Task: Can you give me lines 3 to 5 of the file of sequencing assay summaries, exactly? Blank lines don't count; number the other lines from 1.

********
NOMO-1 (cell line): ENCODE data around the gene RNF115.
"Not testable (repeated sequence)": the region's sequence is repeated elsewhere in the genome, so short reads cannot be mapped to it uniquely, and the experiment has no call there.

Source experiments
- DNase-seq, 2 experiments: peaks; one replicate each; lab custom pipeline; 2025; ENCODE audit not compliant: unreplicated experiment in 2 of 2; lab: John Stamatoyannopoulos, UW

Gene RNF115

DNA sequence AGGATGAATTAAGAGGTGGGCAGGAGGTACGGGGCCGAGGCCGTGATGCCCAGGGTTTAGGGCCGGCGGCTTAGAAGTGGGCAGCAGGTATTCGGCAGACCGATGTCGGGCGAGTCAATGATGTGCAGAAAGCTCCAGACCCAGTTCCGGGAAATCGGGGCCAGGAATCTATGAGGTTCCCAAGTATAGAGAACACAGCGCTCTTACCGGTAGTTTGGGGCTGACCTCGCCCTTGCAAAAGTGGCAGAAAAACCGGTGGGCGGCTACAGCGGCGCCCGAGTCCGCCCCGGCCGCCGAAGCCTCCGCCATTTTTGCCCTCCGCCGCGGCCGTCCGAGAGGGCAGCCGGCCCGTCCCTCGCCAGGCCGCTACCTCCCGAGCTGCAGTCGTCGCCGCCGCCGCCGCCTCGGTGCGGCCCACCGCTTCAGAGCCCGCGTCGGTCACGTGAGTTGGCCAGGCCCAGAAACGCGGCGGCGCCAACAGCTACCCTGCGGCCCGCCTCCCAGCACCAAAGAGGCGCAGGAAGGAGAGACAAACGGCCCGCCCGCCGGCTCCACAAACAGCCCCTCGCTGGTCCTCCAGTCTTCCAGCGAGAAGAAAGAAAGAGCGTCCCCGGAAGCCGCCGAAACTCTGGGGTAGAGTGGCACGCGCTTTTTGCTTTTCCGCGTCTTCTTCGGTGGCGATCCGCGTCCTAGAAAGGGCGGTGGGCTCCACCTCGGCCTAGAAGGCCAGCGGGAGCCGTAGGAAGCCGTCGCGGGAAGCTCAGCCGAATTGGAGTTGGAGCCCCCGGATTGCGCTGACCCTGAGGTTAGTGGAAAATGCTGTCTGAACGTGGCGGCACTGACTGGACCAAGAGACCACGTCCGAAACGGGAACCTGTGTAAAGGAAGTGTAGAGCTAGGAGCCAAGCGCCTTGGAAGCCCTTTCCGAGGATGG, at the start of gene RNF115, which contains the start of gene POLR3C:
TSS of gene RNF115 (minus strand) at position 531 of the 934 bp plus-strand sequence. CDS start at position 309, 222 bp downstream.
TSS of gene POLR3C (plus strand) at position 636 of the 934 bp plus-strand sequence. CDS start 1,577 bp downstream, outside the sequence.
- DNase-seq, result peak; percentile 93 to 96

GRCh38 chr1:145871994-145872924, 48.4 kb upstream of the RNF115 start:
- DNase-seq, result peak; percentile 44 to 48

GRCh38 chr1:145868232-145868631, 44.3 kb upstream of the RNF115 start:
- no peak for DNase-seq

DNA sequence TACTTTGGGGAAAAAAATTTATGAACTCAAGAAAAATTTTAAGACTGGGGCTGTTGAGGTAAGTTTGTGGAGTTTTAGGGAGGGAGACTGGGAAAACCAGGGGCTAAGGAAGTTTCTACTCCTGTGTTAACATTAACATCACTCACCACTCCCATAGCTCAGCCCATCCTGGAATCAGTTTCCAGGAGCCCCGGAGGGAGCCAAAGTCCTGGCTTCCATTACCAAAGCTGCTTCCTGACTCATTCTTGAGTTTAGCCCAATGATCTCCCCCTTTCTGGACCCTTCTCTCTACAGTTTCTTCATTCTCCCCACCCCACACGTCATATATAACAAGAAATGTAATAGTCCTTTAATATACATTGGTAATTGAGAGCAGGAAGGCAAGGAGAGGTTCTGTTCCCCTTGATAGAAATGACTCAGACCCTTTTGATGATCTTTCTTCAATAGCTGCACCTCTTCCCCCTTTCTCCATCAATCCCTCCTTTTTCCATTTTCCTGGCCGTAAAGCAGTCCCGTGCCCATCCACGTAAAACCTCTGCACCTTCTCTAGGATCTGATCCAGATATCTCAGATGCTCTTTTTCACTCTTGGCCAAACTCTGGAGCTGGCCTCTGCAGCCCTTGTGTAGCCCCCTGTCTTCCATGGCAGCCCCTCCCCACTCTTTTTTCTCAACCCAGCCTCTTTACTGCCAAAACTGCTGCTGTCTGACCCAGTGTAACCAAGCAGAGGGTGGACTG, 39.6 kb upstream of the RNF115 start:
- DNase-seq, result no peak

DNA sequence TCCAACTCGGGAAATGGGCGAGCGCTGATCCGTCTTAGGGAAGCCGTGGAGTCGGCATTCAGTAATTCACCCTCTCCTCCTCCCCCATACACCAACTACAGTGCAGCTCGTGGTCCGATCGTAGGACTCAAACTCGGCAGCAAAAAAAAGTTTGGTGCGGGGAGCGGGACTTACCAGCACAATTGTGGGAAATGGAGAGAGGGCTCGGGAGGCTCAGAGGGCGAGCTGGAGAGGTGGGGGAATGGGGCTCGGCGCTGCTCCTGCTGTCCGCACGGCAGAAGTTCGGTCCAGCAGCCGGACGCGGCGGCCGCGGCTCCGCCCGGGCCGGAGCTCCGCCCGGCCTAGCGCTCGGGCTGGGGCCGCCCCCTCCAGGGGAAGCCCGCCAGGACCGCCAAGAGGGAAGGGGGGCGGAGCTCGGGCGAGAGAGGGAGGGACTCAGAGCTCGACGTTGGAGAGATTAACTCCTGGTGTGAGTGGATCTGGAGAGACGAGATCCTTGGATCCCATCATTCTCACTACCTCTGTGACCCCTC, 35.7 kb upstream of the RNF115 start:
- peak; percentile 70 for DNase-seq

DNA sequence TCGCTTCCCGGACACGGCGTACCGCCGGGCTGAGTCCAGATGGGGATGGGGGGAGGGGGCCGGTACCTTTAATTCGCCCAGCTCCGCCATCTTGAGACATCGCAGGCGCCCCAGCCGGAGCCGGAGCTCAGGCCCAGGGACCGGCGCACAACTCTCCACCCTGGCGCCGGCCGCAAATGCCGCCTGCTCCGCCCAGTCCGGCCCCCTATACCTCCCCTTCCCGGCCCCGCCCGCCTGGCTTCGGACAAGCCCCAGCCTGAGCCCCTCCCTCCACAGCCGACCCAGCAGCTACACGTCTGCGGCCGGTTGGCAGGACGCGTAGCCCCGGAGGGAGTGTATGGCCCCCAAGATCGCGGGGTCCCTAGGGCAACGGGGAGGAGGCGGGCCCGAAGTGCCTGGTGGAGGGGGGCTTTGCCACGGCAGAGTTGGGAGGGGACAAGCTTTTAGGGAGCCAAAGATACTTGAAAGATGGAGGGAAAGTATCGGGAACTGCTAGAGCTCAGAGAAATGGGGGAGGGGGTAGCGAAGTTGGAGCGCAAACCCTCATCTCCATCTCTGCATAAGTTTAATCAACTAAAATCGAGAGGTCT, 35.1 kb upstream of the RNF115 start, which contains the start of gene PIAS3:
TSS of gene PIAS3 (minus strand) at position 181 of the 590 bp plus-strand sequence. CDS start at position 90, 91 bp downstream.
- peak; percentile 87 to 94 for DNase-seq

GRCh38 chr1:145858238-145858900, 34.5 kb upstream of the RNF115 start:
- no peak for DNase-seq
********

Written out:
Source experiments
- DNase-seq, 2 experiments: peaks; one replicate each; lab custom pipeline; 2025; ENCODE audit not compliant: unreplicated experiment in 2 of 2; lab: John Stamatoyannopoulos, UW

Gene RNF115